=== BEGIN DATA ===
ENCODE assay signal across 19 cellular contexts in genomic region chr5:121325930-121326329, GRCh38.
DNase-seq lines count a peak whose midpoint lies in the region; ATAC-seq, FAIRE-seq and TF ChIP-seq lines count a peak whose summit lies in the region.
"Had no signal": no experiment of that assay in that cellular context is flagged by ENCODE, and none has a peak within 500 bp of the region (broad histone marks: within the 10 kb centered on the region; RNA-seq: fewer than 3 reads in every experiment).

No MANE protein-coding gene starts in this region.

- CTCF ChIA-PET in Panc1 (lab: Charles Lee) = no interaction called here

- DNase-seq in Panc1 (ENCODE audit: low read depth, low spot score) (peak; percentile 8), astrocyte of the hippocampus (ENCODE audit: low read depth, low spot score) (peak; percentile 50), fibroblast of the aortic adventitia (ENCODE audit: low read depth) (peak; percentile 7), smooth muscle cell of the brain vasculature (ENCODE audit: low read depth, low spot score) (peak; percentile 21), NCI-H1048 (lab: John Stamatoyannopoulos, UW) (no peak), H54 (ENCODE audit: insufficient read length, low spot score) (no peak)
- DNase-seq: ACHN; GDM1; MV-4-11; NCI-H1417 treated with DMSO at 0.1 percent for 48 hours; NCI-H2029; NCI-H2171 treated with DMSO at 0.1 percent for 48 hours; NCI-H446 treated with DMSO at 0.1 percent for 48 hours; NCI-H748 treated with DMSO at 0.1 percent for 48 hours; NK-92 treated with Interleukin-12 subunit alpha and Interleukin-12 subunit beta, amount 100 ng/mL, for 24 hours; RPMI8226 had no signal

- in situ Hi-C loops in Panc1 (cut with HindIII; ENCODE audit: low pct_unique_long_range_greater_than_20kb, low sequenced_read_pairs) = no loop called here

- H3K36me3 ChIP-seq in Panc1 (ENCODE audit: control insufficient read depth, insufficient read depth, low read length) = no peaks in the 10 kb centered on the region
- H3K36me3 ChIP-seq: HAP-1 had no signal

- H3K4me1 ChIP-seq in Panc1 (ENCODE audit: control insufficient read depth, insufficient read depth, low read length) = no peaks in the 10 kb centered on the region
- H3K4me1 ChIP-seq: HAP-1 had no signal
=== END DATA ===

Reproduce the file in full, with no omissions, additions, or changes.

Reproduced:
ENCODE assay signal across 19 cellular contexts in genomic region chr5:121325930-121326329, GRCh38.
DNase-seq lines count a peak whose midpoint lies in the region; ATAC-seq, FAIRE-seq and TF ChIP-seq lines count a peak whose summit lies in the region.
"Had no signal": no experiment of that assay in that cellular context is flagged by ENCODE, and none has a peak within 500 bp of the region (broad histone marks: within the 10 kb centered on the region; RNA-seq: fewer than 3 reads in every experiment).

No MANE protein-coding gene starts in this region.

- CTCF ChIA-PET in Panc1 (lab: Charles Lee) = no interaction called here

- DNase-seq in Panc1 (ENCODE audit: low read depth, low spot score) (peak; percentile 8), astrocyte of the hippocampus (ENCODE audit: low read depth, low spot score) (peak; percentile 50), fibroblast of the aortic adventitia (ENCODE audit: low read depth) (peak; percentile 7), smooth muscle cell of the brain vasculature (ENCODE audit: low read depth, low spot score) (peak; percentile 21), NCI-H1048 (lab: John Stamatoyannopoulos, UW) (no peak), H54 (ENCODE audit: insufficient read length, low spot score) (no peak)
- DNase-seq: ACHN; GDM1; MV-4-11; NCI-H1417 treated with DMSO at 0.1 percent for 48 hours; NCI-H2029; NCI-H2171 treated with DMSO at 0.1 percent for 48 hours; NCI-H446 treated with DMSO at 0.1 percent for 48 hours; NCI-H748 treated with DMSO at 0.1 percent for 48 hours; NK-92 treated with Interleukin-12 subunit alpha and Interleukin-12 subunit beta, amount 100 ng/mL, for 24 hours; RPMI8226 had no signal

- in situ Hi-C loops in Panc1 (cut with HindIII; ENCODE audit: low pct_unique_long_range_greater_than_20kb, low sequenced_read_pairs) = no loop called here

- H3K36me3 ChIP-seq in Panc1 (ENCODE audit: control insufficient read depth, insufficient read depth, low read length) = no peaks in the 10 kb centered on the region
- H3K36me3 ChIP-seq: HAP-1 had no signal

- H3K4me1 ChIP-seq in Panc1 (ENCODE audit: control insufficient read depth, insufficient read depth, low read length) = no peaks in the 10 kb centered on the region
- H3K4me1 ChIP-seq: HAP-1 had no signal